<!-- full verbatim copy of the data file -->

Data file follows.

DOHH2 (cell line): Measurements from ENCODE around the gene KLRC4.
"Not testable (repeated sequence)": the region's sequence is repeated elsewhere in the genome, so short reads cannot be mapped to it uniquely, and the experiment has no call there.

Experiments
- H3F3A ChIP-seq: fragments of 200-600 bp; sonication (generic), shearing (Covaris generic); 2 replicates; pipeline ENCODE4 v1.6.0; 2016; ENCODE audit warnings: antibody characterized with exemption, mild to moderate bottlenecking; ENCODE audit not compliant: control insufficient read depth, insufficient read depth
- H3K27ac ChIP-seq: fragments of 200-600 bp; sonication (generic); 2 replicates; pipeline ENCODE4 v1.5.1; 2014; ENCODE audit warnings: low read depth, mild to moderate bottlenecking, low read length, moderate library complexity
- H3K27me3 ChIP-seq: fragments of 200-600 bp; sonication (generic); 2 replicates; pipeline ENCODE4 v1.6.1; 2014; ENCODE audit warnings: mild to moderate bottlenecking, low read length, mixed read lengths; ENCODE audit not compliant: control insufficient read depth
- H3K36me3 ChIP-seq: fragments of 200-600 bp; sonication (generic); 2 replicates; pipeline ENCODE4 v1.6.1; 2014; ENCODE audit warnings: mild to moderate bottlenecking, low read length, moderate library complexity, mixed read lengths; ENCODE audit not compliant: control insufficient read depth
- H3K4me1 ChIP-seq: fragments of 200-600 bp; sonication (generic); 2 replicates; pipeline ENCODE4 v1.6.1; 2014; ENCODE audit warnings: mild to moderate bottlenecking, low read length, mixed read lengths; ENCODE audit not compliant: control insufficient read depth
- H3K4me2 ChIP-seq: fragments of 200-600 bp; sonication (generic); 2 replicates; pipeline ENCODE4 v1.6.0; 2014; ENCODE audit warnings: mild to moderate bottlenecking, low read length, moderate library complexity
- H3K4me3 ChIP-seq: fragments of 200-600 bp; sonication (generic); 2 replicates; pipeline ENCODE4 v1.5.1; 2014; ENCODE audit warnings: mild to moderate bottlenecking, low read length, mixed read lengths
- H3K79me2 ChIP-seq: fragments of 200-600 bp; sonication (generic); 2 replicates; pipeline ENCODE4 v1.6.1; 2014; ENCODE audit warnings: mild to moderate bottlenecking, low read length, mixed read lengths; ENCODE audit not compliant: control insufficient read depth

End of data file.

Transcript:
DOHH2 (cell line): Measurements from ENCODE around the gene KLRC4.
"Not testable (repeated sequence)": the region's sequence is repeated elsewhere in the genome, so short reads cannot be mapped to it uniquely, and the experiment has no call there.

Experiments
- H3F3A ChIP-seq: fragments of 200-600 bp; sonication (generic), shearing (Covaris generic); 2 replicates; pipeline ENCODE4 v1.6.0; 2016; ENCODE audit warnings: antibody characterized with exemption, mild to moderate bottlenecking; ENCODE audit not compliant: control insufficient read depth, insufficient read depth
- H3K27ac ChIP-seq: fragments of 200-600 bp; sonication (generic); 2 replicates; pipeline ENCODE4 v1.5.1; 2014; ENCODE audit warnings: low read depth, mild to moderate bottlenecking, low read length, moderate library complexity
- H3K27me3 ChIP-seq: fragments of 200-600 bp; sonication (generic); 2 replicates; pipeline ENCODE4 v1.6.1; 2014; ENCODE audit warnings: mild to moderate bottlenecking, low read length, mixed read lengths; ENCODE audit not compliant: control insufficient read depth
- H3K36me3 ChIP-seq: fragments of 200-600 bp; sonication (generic); 2 replicates; pipeline ENCODE4 v1.6.1; 2014; ENCODE audit warnings: mild to moderate bottlenecking, low read length, moderate library complexity, mixed read lengths; ENCODE audit not compliant: control insufficient read depth
- H3K4me1 ChIP-seq: fragments of 200-600 bp; sonication (generic); 2 replicates; pipeline ENCODE4 v1.6.1; 2014; ENCODE audit warnings: mild to moderate bottlenecking, low read length, mixed read lengths; ENCODE audit not compliant: control insufficient read depth
- H3K4me2 ChIP-seq: fragments of 200-600 bp; sonication (generic); 2 replicates; pipeline ENCODE4 v1.6.0; 2014; ENCODE audit warnings: mild to moderate bottlenecking, low read length, moderate library complexity
- H3K4me3 ChIP-seq: fragments of 200-600 bp; sonication (generic); 2 replicates; pipeline ENCODE4 v1.5.1; 2014; ENCODE audit warnings: mild to moderate bottlenecking, low read length, mixed read lengths
- H3K79me2 ChIP-seq: fragments of 200-600 bp; sonication (generic); 2 replicates; pipeline ENCODE4 v1.6.1; 2014; ENCODE audit warnings: mild to moderate bottlenecking, low read length, mixed read lengths; ENCODE audit not compliant: control insufficient read depth